The prognosis of EHE is variable and uncertain. EHE displaying features of cellular atypia, mitotic activity (>1 mitotic figure per 10 high-power fields), necrosis and extensive spindling favours an aggressive course and correlates with poor prognosis. [7] Mentzel et al. [2] showed local recurrence in 3 cases and systemic metastases in 21% of patients, of which 17% died of their tumours; hence the authors suggested that EHE of the soft tissue should be better regarded as a fully malignant, rather than borderline, vascular neoplasm. Patients with cutaneous EHE have a favourable outcome than their more centrally located counterparts and isolated EHE of the skin probably behaves in a more benign fashion. However, In virtue of its malignant potential and infiltrative growth pattern, a close follow-up is recommended. [4] In our case, there was no evidence of distant metastasis or multifocal involvement, so after wide surgical excision and favourable histopathology report, we proceeded with close follow-up of patient clinically, once in 6 weeks for 6 months and every 3 months later on. As it was isolated EHE, literature says it probably behaves as benign lesion and so we are assessing him clinically for local recurrence, lymph node examination and any systemic complains.

   Conclusion Top

EHE is a unique vascular neoplasm of intermediate aggressiveness and unpredictable prognosis, which usually appears in adults. It generally affects soft-tissue and less frequently, the viscera such as lungs and liver. Cutaneous involvement is rare. To the best of our knowledge, this is the second reported case of childhood onset EHE arising from skin without systemic involvement. Clear resection of margins and regular follow-up is recommended as a treatment. We would like to point out that clinicians should be aware of this rare presentation in paediatric age group.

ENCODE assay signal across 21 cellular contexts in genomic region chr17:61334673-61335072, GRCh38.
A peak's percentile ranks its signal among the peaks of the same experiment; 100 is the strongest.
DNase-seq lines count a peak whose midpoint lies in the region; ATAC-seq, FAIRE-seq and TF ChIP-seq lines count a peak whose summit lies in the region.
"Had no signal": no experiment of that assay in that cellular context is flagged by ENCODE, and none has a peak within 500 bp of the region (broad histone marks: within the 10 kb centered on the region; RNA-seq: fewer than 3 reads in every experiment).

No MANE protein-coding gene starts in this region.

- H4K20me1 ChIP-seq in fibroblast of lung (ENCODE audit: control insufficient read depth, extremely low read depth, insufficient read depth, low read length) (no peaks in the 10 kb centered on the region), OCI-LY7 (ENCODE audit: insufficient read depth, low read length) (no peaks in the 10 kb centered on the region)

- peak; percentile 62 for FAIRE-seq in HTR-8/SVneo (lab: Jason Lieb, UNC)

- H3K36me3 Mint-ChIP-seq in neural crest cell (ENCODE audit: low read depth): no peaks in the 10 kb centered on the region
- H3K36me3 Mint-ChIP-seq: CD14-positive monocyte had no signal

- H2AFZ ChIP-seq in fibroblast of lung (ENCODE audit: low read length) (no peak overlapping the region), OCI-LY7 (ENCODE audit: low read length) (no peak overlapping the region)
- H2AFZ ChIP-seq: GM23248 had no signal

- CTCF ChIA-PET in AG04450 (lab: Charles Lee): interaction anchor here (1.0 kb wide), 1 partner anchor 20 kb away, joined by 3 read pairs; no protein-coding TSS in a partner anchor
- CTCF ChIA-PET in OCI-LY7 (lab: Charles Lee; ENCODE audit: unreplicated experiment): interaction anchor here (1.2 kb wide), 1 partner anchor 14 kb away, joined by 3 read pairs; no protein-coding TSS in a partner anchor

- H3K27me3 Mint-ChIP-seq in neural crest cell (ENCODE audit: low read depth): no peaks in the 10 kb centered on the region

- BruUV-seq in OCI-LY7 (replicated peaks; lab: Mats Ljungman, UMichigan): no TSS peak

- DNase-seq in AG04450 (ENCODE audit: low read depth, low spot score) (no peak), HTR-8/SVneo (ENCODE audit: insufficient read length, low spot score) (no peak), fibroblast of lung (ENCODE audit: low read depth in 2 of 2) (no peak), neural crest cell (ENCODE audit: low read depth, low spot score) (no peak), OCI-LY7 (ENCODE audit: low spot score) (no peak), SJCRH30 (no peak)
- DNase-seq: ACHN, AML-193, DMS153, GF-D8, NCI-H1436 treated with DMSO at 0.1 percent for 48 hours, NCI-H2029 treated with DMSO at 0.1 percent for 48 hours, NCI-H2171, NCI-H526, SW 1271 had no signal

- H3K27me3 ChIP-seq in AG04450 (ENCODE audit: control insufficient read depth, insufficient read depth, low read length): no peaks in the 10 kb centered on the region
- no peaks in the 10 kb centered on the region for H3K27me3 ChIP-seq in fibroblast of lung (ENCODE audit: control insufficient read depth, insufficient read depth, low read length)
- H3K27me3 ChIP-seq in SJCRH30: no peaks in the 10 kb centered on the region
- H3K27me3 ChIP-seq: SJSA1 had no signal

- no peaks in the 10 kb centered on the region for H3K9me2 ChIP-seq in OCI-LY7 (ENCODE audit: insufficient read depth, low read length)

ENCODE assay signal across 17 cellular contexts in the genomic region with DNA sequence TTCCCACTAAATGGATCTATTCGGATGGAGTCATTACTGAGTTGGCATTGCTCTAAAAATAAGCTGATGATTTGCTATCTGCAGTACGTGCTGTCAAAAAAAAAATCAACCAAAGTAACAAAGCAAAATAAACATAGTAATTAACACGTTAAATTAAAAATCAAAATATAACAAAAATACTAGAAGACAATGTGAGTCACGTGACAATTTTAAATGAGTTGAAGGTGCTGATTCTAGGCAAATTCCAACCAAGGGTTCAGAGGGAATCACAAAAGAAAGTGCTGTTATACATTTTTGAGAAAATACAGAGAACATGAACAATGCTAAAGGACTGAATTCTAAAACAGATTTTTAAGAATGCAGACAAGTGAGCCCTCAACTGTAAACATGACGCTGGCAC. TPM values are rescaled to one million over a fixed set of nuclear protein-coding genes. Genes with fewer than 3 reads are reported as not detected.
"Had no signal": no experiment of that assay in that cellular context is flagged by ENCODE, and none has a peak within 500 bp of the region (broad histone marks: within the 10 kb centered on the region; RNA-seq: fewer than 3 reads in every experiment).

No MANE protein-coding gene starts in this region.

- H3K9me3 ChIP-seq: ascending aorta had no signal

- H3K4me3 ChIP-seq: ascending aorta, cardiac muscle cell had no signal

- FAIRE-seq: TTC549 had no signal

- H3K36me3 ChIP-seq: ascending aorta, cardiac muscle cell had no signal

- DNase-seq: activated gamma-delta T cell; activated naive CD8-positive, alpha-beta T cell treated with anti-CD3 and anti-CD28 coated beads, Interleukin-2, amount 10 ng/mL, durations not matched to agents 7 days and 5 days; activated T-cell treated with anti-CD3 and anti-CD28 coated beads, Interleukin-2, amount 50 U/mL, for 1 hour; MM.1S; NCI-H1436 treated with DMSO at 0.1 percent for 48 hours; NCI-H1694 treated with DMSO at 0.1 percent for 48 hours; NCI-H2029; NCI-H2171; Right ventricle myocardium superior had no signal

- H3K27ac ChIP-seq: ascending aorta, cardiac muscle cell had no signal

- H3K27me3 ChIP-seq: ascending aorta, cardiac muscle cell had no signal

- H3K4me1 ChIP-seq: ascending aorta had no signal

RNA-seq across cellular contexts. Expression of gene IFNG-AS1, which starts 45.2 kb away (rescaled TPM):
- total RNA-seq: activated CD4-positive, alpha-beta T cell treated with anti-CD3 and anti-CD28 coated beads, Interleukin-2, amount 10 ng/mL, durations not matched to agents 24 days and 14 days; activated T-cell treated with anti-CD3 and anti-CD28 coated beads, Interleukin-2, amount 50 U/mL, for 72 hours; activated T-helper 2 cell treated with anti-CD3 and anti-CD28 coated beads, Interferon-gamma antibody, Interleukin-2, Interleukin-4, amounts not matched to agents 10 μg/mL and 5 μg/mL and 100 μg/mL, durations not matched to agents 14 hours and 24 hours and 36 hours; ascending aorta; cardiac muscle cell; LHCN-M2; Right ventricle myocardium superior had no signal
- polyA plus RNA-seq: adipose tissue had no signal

References Top

1.Lakshmi SV, Prabhavathy D, Jayakumar S, Janaki C, Tharini GK. Epithelioid hemangioendothelioma: A rare vascular tumor. Indian J Dermatol 2012;57:53-4.  Back to cited text no. 1
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2.Mentzel T, Beham A, Calonje E, Katenkamp D, Fletcher CD. Epithelioid hemangioendothelioma of skin and soft tissues: Clinicopathologic and immunohistochemical study of 30 cases. Am J Surg Pathol 1997;21:363-74.  Back to cited text no. 2
3.Resnik KS, Kantor GR, Spielvogel RL, Ryan E. Cutaneous epithelioid hemangioendothelioma without systemic involvement. Am J Dermatopathol 1993;15:272-6.  Back to cited text no. 3
4.Roh HS, Kim YS, Suhr KB, Noon TY, Lee JH, Park JK. A case of childhood epithelioid hemangioendothehoma. J Am Acad Dermatol 2000;42:897-9.  Back to cited text no. 4
5.Mendlick MR, Nelson M, Pickering D, Johansson SL, Seemayer TA, Neff JR, et al. Translocation t(1;3)(p36.3;q25) is a nonrandom aberration in epithelioid hemangioendothelioma. Am J Surg Pathol 2001;25:684-7.  Back to cited text no. 5